Meat consumption, particularly of red and processed meat, is one of the most thoroughly studied dietary factors in relation to colon cancer.
However, it is unclear whether meat, red meat, heterocyclic amines (HCA), or polycyclic aromatic hydrocarbons (PAH) are associated with the risk for rectal cancer.
In this study, investigators from the United States evaluated 952 rectal cancer cases and 1205 controls from Utah and Northern California, between 1997 and 2002.
|Increased consumption of well-done red meat increased risk in men.|
|Journal of Nutrition|
The team performed detailed interviews regarding lifestyle, medical history, and diet.
In addition, DNA was extracted from peripheral lymphocytes, and glutathione S-transferase (GST)M1 enzyme and N-acetyl transferase (NAT)2 enzyme genotypes were assessed.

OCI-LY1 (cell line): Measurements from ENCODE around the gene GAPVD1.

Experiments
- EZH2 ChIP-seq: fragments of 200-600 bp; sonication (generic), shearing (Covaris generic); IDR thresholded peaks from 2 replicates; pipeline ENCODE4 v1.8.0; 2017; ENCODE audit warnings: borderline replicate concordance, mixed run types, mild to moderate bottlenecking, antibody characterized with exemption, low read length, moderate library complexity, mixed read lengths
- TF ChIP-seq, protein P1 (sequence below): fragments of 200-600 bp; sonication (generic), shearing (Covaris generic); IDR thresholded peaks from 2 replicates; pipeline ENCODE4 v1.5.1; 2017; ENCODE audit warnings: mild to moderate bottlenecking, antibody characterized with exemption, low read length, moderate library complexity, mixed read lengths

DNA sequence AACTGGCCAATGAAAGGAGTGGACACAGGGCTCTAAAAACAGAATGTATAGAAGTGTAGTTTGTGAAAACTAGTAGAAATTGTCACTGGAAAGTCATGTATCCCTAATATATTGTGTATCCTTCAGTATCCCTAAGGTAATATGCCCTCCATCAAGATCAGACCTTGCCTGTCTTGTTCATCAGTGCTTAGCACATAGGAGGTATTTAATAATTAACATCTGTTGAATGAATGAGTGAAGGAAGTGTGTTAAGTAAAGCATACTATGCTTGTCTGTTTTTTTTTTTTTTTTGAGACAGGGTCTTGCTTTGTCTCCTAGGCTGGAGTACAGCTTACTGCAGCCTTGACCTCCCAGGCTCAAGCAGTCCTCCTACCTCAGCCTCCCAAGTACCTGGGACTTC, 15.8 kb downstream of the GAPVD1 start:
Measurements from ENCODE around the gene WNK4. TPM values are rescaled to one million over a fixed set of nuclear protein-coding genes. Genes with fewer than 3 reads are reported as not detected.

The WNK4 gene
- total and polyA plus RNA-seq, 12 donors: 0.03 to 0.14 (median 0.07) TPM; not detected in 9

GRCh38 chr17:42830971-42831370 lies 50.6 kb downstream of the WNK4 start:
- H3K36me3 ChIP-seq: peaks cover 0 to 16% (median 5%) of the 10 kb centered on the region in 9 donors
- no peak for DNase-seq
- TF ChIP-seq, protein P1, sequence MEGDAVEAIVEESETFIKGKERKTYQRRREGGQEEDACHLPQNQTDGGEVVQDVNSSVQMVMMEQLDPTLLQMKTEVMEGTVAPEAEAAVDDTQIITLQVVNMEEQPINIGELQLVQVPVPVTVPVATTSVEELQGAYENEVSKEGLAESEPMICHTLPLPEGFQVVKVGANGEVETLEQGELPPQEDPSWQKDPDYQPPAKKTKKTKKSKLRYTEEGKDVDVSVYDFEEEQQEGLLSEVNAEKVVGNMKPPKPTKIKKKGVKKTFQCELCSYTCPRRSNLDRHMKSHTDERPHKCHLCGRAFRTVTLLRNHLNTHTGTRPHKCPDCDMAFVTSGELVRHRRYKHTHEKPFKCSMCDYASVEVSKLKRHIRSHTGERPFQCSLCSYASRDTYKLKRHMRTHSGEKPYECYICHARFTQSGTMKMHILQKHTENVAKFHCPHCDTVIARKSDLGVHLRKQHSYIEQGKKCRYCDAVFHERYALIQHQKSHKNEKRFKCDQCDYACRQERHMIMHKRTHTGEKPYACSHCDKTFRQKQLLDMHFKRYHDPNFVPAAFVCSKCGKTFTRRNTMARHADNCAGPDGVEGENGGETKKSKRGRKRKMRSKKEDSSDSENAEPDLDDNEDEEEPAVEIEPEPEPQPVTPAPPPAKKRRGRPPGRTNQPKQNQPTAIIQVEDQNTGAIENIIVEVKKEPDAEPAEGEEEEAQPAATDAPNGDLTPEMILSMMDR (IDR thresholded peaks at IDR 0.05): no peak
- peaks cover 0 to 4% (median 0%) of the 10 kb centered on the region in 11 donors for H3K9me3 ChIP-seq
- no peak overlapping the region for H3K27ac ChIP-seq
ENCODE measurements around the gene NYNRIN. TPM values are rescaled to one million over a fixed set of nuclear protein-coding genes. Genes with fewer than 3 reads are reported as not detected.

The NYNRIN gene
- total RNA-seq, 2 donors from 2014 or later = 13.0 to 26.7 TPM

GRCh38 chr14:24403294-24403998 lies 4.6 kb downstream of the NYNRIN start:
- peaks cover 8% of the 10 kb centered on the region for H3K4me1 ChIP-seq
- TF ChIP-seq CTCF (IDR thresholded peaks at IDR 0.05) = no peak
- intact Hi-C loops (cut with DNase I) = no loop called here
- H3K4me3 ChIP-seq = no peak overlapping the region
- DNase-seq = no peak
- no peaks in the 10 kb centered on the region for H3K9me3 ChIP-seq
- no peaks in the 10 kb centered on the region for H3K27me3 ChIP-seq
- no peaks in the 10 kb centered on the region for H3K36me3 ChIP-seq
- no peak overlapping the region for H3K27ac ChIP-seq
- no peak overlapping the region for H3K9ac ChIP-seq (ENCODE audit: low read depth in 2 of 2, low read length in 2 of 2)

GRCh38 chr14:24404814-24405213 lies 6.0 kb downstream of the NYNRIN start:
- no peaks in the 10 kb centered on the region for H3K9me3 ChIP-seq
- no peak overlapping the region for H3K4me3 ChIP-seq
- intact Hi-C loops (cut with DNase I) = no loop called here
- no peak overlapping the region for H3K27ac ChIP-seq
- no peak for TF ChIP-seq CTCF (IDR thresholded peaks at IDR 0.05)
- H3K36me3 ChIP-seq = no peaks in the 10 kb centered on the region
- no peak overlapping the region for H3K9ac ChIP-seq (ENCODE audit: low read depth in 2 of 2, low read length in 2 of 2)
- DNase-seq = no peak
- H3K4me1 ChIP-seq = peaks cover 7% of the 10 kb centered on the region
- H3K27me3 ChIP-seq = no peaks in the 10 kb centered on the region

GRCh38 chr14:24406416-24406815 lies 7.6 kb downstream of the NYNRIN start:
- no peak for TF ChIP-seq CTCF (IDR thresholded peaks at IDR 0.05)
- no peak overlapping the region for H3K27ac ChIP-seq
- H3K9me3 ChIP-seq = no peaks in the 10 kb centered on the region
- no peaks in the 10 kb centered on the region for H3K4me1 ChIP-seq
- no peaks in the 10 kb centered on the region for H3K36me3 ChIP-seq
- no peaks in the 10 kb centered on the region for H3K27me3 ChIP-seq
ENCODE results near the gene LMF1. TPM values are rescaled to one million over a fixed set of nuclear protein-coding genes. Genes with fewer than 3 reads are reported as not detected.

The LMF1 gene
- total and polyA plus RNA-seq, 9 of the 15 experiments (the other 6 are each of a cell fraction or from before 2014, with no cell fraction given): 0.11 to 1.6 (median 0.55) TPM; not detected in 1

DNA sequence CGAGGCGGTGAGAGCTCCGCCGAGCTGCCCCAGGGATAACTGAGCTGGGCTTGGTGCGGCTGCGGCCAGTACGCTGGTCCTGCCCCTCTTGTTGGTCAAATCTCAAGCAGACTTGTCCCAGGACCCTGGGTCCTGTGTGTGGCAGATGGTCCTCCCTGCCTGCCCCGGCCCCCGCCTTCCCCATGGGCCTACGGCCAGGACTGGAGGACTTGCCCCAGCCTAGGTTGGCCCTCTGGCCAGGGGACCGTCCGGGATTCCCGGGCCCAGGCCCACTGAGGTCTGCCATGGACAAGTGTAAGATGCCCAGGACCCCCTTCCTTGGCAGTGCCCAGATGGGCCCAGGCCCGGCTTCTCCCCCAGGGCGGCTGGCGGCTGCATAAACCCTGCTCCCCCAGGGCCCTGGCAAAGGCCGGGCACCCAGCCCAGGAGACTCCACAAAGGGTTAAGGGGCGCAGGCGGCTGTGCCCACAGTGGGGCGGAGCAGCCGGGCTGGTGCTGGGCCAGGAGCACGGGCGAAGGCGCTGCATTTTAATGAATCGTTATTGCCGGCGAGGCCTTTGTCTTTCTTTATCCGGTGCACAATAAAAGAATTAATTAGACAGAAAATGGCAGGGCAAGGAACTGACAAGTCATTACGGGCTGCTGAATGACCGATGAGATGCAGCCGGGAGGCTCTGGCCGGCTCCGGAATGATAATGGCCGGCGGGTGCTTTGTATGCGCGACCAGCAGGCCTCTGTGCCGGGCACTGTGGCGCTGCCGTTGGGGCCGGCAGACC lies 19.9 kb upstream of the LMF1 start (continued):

The investigators found that energy and cholesterol intakes were higher in the cases compared to the controls. However, adjustment for confounders accounted for these differences.
They established that increased consumption of well-done red meat (odds ratio (OR) 1.33) was associated with an increased risk for rectal cancer in men.
The team calculated a mutagen index on the basis of reported amount, doneness, and method of cooking meat. This was positively but not significantly associated with risk of rectal cancer for men (OR 1.37).
NAT2-imputed phenotype and GSTM1 did not consistently modify rectal cancer risk associated with meat intake.
Dr Maureen Murtaugh's team concluded, "These data suggest that mutagens such as HCA that form when meat is cooked may be culpable substances in rectal cancer risk, not red meat itself".